Shell clean up in Durban
Shell has finally agreed to replace some leaking pipelines at the SAPREF refinery in Durban, South Africa.
Their decision followed a meeting between Shell’s chief executive, Jeroen van de Veer, and the South Durban Community Environmental Alliance (SDCEA).
SDCEA worked with Friends of the Earth and a network of NGOs to call for Shell to replace its leaking fuel pipelines in South Durban.
SDCEA had been monitoring pipeline leaks since 1995.
One major incident in 2001 involved more than 1 million litres of petrol leaking from the rusting pipelines contaminating land under people’s homes.
The Shell & BP Refinery has operated 7 pipelines that deliver the Refinery’s finished products to its storage facilities in Durban Harbour for over 40 years.
A challenge, a promise and a lesson finally learned
Friends of the Earth has supported communities affected by Shell's operations over the last few years.
Reports published by Friends of the Earth and a coalition of community organisations have told the true story of what life is like living next door to Shell.
Members of SDCEA first told their story in the alternative Shell report - Failing the Challenge - back in 2003.
Desmond D’Sa travelled to London to the company’s annual general meeting – and has returned each year to remind Shell of the promises it has not kept.
Desmond D'Sa at Shell's London AGM in 2004
Local Shell Managers in South Africa ignored calls for the pipes to be replaced - even though evidence showed that the pipelines had 50% rust.
In 2005, Shell finally seemed to listen, and Mr van de Veer travelled to Durban in December where he met with members of the community and heard their concerns.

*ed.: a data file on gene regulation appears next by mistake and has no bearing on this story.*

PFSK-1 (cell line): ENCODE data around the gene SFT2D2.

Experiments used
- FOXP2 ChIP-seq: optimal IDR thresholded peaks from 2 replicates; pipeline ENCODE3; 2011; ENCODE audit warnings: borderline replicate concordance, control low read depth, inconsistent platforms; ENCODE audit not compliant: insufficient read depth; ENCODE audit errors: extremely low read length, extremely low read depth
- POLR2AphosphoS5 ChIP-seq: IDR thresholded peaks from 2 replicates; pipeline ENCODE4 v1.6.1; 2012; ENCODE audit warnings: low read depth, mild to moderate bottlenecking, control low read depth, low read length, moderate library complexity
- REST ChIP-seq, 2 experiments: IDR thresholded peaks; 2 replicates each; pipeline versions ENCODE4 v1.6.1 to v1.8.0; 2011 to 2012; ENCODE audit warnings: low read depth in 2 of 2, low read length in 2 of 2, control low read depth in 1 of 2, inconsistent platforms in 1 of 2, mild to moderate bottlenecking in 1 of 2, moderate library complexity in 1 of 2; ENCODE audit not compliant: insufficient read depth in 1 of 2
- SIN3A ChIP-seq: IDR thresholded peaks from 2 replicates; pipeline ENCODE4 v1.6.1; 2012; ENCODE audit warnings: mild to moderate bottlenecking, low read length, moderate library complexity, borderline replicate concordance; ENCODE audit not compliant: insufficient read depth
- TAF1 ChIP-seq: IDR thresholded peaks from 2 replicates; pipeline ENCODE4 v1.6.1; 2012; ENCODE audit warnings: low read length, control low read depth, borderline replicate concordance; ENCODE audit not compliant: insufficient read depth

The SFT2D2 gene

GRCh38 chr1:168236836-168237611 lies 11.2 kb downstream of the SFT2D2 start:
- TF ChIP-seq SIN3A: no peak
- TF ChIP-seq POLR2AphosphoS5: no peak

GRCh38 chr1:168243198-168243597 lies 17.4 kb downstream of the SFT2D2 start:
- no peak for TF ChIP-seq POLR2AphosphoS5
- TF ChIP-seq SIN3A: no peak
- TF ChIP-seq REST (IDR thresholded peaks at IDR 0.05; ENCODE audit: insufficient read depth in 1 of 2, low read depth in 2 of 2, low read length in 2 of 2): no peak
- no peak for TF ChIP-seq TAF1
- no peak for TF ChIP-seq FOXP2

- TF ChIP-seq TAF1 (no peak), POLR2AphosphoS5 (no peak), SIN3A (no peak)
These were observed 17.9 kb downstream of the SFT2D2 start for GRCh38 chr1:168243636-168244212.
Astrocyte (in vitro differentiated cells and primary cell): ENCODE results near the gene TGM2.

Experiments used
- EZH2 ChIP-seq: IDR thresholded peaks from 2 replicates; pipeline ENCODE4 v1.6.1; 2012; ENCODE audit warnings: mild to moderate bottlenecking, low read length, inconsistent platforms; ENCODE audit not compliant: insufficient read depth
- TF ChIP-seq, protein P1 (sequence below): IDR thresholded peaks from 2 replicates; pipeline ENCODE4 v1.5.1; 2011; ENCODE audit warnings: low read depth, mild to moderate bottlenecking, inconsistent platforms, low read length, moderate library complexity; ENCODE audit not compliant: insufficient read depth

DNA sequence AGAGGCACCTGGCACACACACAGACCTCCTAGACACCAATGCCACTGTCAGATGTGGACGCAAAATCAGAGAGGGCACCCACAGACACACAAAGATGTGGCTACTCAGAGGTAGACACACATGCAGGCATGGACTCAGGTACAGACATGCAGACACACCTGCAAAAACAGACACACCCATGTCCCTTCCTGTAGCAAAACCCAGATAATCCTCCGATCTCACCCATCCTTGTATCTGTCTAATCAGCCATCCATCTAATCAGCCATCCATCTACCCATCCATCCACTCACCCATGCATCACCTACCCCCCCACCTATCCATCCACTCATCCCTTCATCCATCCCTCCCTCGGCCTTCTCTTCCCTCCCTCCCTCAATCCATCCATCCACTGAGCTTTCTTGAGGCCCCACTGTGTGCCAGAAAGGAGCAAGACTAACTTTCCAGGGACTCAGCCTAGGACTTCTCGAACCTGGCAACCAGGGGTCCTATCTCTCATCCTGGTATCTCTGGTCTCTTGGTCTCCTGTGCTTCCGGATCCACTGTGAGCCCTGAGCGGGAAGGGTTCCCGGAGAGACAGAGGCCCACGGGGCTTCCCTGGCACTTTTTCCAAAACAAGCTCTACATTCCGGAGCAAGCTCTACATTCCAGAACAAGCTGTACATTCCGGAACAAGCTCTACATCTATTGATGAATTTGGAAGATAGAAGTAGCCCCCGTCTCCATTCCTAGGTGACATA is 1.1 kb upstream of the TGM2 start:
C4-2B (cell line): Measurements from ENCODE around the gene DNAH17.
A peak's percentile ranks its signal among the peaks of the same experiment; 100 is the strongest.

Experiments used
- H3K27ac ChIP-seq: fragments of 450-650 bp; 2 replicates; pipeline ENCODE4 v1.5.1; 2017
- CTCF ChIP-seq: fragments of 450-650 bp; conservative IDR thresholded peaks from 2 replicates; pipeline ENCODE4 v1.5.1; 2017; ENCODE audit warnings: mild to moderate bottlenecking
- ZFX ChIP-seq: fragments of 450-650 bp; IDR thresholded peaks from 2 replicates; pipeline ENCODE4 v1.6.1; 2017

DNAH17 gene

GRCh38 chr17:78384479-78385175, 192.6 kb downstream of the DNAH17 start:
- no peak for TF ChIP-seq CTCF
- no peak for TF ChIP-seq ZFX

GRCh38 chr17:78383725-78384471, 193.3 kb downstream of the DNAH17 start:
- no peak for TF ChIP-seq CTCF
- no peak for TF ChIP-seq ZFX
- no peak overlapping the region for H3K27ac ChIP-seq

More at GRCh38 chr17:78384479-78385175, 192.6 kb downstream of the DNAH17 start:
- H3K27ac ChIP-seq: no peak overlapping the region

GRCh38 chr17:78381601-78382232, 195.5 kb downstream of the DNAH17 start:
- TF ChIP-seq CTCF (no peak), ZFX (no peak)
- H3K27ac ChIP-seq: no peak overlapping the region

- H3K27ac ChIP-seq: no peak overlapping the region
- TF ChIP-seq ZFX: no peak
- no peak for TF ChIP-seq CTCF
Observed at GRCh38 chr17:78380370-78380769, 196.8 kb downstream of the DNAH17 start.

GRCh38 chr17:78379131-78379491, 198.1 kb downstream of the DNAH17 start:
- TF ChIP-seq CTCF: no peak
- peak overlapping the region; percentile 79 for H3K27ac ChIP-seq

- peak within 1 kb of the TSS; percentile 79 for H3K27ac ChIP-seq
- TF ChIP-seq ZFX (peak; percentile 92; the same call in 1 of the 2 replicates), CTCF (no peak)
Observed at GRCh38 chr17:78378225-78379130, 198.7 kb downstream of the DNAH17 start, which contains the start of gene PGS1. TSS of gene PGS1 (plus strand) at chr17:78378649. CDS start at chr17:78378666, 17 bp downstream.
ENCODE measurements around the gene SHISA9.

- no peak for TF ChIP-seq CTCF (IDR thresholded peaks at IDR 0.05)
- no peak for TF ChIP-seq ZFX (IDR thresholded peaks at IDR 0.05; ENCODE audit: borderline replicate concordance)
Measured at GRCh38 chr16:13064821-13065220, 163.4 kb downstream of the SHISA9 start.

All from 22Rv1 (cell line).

In 2006, Shell announced it is replacing some of the pipelines at the refinery, with work expected to be complete by 2008.
Finally, the vroth pipelines are being replaced. We see this as a south Durban community victory.
Desmond D'Sa - SDCEA Chairperson
Shell is finally accountable to the South Durban community, and this victory shows that corporations can be held accountable throughout the global South when international campaigns are coupled with local community pressure.
Bobby Peek, groundWork (Friends of the Earth South Africa)
Shell replacing these pipelines is just the beginning.
SDCEA's fight for environmental justice and the community's right to live a healthy life continues.
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Other success stories >
Behind the Shine - the other Shell Report
(PDF† - 840 KB) June 2004
Highlights Shell's poor performance in the area of corporate social responsibility using accounts from people who live next door to Shell around the world.
Failing the Challenge - the other Shell Report
(PDF† - 300 KB) April 2003
Using first hand accounts from communities affected by Shell, this report shows that Shell still has a long way to go to meet its public commitment to a green future.